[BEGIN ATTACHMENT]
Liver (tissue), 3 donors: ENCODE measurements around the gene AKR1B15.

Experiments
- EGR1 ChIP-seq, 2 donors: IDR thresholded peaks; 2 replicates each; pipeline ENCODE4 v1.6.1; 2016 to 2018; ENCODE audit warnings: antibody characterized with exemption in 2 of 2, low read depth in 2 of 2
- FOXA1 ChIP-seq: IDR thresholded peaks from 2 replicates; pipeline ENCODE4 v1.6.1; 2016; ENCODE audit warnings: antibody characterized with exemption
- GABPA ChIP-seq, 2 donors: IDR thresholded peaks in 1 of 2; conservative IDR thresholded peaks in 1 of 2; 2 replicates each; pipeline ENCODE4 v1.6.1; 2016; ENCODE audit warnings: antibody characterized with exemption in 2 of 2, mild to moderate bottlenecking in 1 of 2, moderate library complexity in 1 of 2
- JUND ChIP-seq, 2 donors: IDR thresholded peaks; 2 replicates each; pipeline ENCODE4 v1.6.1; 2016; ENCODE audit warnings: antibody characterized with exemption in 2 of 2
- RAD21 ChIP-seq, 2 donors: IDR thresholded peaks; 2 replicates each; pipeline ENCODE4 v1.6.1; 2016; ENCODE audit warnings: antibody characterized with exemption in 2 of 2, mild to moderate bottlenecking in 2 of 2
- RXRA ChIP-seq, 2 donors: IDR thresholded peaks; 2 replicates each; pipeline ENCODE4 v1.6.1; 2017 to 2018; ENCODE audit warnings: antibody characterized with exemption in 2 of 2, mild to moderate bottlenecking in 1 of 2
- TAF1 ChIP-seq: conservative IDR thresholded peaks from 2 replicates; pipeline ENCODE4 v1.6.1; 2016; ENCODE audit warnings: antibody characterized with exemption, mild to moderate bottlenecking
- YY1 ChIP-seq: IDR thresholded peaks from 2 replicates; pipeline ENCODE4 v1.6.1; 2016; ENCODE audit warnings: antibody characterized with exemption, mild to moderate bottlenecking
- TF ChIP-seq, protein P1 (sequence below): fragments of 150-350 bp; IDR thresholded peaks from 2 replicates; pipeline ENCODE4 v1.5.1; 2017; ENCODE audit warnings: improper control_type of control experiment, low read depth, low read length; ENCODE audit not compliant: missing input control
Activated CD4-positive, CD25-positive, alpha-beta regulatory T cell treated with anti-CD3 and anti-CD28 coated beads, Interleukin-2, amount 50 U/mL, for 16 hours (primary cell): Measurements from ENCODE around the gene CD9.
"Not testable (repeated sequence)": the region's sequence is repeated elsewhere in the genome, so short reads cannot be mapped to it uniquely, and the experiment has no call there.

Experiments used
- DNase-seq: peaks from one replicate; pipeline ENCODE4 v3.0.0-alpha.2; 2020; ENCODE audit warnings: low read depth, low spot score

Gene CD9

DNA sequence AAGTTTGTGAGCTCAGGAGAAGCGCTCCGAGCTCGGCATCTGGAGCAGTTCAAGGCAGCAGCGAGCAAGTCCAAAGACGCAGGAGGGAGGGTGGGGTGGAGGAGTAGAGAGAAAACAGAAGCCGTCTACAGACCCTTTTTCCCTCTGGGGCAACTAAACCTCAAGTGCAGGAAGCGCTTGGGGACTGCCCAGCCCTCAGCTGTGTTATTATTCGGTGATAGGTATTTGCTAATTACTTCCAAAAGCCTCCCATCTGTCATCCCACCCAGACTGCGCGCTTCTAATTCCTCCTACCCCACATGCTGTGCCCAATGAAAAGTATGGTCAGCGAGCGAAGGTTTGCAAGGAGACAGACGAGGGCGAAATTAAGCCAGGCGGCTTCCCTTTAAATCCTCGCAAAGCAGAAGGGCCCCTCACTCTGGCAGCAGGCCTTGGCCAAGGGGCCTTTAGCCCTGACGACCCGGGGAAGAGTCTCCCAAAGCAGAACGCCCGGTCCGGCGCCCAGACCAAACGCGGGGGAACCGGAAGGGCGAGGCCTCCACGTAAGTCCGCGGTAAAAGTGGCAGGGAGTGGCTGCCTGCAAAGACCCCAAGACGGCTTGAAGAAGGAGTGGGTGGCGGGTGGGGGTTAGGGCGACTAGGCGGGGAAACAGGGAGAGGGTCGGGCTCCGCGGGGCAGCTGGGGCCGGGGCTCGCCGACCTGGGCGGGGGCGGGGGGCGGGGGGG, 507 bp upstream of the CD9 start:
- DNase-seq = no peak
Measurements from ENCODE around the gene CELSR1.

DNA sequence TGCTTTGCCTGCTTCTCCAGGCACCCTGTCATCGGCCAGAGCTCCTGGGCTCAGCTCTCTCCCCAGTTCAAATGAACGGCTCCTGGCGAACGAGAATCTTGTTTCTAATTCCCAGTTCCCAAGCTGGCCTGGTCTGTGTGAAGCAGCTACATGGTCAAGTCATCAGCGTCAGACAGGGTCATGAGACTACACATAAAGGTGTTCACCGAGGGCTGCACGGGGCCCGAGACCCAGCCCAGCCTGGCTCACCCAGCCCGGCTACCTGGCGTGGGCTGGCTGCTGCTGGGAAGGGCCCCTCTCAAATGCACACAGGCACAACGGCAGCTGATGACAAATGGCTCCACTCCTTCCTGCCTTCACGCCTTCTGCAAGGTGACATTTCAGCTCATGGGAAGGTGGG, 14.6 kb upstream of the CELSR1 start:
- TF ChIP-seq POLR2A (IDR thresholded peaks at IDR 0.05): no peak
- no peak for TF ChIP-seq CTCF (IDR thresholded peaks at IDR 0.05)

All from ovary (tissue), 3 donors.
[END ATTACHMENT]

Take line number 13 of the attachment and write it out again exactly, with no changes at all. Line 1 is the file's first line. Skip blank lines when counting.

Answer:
"Not testable (repeated sequence)": the region's sequence is repeated elsewhere in the genome, so short reads cannot be mapped to it uniquely, and the experiment has no call there.